Blue Raster collaborated with The United Nations Children’s Fund (UNICEF) to help produce Danger in the Air: How air pollution can affect brain development in young children. Leveraging the analysis pioneered during a recent study with UNICEF regarding air pollution, Blue Raster and UNICEF used satellite imagery of outdoor air pollution in combination with global demographic data to determine that 17 million babies under the age of 1 breathe toxic air, with the majority living in South Asia. The report also highlights why young children are the most vulnerable to the impact of air pollution.
Air pollution is a critical health issue to people all over the world. Children are especially vulnerable to air pollution due to their physiology: their lungs are still developing, and exposure to harmful air during this critical period can be especially detrimental, causing life-threatening diseases. A growing number of studies are even pointing to the impacts of air pollution on a cognitive development. They note that breathing in particulate air pollution can damage brain tissue and undermine cognitive development – with lifelong implications and setbacks.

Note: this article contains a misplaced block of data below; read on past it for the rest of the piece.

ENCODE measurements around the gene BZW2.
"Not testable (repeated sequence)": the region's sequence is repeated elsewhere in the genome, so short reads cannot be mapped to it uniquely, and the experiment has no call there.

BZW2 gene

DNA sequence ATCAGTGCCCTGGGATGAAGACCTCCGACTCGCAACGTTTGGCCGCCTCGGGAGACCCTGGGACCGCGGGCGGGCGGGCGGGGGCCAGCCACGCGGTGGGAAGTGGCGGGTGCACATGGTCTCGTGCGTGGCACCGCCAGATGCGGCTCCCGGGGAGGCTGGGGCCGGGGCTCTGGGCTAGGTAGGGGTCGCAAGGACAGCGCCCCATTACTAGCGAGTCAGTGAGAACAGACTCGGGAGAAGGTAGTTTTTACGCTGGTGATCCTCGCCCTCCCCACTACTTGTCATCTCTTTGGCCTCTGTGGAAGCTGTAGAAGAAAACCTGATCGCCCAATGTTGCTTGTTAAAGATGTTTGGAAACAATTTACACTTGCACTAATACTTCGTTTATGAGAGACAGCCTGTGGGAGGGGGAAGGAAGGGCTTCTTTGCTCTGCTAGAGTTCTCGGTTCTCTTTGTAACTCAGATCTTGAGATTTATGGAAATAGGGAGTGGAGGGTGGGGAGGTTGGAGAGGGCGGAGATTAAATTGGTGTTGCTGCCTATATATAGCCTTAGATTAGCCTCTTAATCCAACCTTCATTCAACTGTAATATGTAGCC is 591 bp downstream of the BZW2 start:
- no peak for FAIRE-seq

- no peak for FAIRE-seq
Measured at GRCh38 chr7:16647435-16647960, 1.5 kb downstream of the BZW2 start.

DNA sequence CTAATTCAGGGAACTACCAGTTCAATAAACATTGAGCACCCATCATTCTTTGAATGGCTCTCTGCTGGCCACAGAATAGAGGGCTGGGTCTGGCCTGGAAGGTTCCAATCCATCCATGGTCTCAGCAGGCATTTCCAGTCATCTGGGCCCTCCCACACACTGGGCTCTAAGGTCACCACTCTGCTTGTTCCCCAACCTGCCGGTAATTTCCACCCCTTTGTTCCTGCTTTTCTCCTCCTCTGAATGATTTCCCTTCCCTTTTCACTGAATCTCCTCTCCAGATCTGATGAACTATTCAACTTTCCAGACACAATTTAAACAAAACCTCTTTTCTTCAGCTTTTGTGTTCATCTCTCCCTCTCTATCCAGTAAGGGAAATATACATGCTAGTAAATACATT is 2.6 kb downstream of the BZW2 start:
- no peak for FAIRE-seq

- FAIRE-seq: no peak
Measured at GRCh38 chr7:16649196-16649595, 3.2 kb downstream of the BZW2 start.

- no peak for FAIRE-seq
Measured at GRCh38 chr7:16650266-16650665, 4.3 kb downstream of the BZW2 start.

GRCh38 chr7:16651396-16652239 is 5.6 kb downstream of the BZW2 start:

UNICEF has made its mission protecting and empowering children around the world. With Blue Raster’s help, UNICEF identified the youngest children who are most vulnerable to the dangers of air pollution, and promotes a greater understanding of this issue among governments, communities, and families. Further geospatial analysis can help us identify trends, pinpoint sources of pollution, and create plans for reducing pollution in the future.
“Not only do pollutants harm babies’ developing lungs – they can permanently damage their developing brains – and, thus, their futures. Protecting children from air pollution not only benefits children. It is also benefits their societies – realized in reduced health care costs, increased productivity and a safer, cleaner environment for everyone.”
Anthony Lake, UNICEF Executive Director